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The Ocean Blog

When hoping to discover a pearl, looking inside one of the oysters you slurp may not be the best plan. Food oysters in the family Ostreidae are able to produce pearls, however these tend to be small...
by Fox Meyer Squids, octopuses, and cuttlefishes are among the few animals in the world that can change the color of their skin in the blink of an eye. These cephalopods —a group of mollusks with...
Stinging cells (nematocysts) line the tentacles of this moon jelly ( Aurelia aurita ). Upon contact with prey or a predator, a venom-laden harpoon shoots out to stun or kill. Read more about...
These beautiful mandarinfish ( Synchiropus splendidus ) are covered in bright blue, red, yellow and orange waves. What they lack, however, are traditional fish scales. They live in western Pacific...
The blue lined octopus may be small, growing to at most 15 cm, but it can be deadly: its venom can cause breathing failure in humans as well as other animals. Turtles can accidentally consume the...
The pearly razorfish’s name may be slightly misleading since it is neither as rare as a pearl nor as dangerous as a razor. It is a common fish that tends to live in clear shallow areas near seagrass...
Most scuba divers scour coral reefs looking for colorful fish, natural beauty, and maybe even the perfect underwater photo . Shirley Pomponi , a biologist at Florida Atlantic University's Harbor...
This bait ball shows how small fish can react when larger predators are near by gathering tightly together in a ball-like formation that exposes the least number of fish. Fish species found in the...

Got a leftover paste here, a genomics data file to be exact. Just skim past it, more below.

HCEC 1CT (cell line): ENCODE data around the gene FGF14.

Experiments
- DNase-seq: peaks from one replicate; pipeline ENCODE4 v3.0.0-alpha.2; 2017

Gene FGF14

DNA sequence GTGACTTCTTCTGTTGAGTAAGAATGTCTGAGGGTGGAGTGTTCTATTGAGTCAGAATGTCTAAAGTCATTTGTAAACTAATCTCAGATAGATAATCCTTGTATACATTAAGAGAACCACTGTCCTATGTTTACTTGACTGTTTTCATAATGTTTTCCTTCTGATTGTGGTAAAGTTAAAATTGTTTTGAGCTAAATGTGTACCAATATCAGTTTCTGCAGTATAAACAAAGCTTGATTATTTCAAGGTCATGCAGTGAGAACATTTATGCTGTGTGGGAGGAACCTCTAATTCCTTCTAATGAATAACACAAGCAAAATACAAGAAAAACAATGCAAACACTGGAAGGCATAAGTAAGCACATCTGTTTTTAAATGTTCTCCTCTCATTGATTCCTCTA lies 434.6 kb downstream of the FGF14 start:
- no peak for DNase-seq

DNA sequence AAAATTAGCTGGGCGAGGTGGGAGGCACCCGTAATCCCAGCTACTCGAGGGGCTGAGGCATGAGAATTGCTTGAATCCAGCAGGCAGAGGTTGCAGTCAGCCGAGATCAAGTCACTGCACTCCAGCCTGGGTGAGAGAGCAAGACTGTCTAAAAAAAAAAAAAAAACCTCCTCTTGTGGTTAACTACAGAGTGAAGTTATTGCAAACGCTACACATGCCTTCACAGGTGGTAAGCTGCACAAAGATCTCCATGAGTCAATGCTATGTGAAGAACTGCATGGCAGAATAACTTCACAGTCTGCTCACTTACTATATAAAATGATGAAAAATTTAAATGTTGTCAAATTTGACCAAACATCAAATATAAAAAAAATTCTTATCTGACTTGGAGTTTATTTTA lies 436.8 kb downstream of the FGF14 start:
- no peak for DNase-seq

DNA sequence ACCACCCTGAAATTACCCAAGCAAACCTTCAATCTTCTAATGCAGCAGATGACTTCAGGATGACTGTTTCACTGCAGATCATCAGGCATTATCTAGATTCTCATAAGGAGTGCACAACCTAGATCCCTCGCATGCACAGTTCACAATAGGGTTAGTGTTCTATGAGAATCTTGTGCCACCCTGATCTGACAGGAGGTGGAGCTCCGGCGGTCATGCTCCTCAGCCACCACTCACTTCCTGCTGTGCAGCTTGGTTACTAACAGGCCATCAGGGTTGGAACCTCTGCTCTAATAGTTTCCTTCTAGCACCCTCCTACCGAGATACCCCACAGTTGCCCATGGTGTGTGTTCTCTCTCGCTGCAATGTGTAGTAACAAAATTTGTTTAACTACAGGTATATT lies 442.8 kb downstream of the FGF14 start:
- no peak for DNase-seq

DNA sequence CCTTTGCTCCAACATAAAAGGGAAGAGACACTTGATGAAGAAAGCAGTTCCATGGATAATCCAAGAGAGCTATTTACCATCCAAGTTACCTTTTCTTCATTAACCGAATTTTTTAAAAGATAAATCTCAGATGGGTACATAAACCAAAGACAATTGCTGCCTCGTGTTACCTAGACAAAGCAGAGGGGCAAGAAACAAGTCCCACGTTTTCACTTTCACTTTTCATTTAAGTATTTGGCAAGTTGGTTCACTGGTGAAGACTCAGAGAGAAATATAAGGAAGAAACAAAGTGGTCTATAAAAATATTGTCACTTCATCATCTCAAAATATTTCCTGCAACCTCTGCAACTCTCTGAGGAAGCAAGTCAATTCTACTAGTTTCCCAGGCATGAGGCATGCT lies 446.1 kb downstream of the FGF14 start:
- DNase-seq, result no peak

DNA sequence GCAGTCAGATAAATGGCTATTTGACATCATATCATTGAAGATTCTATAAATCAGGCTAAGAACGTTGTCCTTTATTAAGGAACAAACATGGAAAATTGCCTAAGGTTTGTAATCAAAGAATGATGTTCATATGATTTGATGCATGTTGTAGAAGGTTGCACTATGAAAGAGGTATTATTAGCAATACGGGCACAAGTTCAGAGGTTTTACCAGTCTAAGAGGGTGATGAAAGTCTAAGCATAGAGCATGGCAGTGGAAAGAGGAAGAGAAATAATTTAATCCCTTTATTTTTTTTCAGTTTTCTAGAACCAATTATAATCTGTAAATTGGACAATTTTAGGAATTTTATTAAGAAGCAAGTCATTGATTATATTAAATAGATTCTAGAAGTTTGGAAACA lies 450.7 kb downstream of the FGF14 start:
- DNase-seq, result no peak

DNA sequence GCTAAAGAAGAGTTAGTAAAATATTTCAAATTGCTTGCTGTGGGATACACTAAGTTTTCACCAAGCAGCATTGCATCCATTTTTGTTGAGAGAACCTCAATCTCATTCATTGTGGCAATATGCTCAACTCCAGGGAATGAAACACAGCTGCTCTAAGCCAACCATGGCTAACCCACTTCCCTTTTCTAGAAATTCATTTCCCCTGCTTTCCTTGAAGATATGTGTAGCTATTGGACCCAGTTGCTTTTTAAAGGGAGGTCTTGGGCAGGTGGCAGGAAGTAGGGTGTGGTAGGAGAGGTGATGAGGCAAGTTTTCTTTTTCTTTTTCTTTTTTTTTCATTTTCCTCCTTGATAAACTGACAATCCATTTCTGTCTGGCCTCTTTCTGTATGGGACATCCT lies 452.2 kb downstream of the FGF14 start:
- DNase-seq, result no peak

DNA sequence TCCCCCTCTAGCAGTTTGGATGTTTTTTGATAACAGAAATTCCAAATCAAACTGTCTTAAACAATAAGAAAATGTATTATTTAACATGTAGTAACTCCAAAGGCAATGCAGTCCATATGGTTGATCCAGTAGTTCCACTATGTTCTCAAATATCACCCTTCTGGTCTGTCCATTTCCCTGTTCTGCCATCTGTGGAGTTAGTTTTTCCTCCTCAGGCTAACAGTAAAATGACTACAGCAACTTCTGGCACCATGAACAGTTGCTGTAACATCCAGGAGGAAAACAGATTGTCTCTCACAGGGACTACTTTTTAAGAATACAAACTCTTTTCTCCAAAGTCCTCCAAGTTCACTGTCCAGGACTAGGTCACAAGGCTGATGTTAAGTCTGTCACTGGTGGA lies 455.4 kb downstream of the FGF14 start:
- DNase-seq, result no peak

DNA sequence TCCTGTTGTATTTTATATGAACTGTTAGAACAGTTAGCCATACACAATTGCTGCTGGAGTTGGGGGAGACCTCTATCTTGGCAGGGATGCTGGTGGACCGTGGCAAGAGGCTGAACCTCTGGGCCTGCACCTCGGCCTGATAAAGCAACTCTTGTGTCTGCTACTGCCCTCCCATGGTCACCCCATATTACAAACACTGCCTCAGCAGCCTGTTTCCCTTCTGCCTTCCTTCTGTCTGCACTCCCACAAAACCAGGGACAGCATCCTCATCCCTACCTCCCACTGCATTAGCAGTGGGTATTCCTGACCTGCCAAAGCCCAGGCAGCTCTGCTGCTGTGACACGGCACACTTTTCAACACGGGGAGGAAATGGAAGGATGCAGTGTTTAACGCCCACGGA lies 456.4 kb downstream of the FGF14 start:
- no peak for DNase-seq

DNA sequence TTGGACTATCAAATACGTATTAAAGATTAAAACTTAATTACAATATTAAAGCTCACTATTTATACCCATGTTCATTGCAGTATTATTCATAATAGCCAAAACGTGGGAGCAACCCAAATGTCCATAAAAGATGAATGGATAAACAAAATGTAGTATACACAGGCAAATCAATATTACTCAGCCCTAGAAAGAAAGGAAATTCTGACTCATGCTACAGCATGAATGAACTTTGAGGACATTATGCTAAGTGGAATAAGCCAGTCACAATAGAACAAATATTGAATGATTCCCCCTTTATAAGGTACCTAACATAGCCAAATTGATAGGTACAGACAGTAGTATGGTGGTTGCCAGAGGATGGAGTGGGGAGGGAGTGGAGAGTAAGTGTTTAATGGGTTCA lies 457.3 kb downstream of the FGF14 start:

The lion’s mane jellyfish ( Cyanea capillata ) is the largest among the jelly species, with the largest known specimen stretching across 120 feet (36.5 meters) from its top to the bottom of its...
This nudibranch has a few tricks up its sleeve: it steals jellyfish tentacles to use as weapons again its own enemies. How does it do this? Many fleshy, tentacle-like growths, called cerata (singular...
An octopus shoots ink in defense as it swims away from a scuba diver.
Is that fruit swimming in the ocean? Well it may look like fruit, but it's actually a pineapplefish ( Cleidopus gloriamaris ). Like the hard outer part of a pineapple, this fish also has an outer...
“It’s a little appreciated fact that most of the animals in our ocean make light,” says Edie Widder, biologist and deep sea explorer at ORCA. In this TED talk, she shows incredible film and photos...
You may have seen the sparkle of fireflies on a summer’s night. The fireflies produce light through a chemical reaction in their glowing abdomens, a process known as bioluminescence. But did you know...
This summer, many of you have likely enjoyed feasting on crabs, be they blue, stone, or Dungeness, and a special treat will have been the big, easy morsels of claw meat. The size of this muscle is...
One of the first signs of a sick coral reef is seaweed creeping across the corals, stealing their precious sunny real estate. Healthy corals, however, aren't completely hopeless: in some reefs, small...
Beluga whales are naturally vocal animals. They are often called “ canaries of the sea ” thanks to their wide repertoire of sounds such as whistles, squeals, moos, chirps, and clicks. Some...
When most people think of catfish, they think of a freshwater fish. But the striped eel catfish ( Plotosus lineatus ) is found in marine systems including coral reefs, estuaries, tide pools and other...
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